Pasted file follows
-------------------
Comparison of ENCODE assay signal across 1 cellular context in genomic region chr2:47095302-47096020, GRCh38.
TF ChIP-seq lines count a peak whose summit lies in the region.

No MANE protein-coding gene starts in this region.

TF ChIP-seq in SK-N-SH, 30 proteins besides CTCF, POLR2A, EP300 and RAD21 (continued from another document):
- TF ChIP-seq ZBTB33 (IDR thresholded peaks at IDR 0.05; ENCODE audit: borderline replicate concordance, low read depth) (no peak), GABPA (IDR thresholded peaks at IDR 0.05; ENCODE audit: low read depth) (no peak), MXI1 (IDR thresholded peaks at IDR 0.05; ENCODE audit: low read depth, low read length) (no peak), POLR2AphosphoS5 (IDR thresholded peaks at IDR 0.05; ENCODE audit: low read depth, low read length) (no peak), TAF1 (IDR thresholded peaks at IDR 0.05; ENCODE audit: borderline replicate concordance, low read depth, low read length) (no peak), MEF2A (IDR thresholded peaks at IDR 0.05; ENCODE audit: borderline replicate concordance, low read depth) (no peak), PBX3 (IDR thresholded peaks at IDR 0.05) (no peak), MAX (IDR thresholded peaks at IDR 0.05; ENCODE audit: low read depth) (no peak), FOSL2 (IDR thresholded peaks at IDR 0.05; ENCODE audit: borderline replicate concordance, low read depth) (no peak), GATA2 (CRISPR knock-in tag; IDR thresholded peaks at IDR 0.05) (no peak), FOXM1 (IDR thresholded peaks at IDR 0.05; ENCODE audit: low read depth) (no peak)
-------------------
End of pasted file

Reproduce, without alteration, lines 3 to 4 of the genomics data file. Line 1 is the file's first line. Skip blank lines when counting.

No MANE protein-coding gene starts in this region.

TF ChIP-seq in SK-N-SH, 30 proteins besides CTCF, POLR2A, EP300 and RAD21 (continued from another document):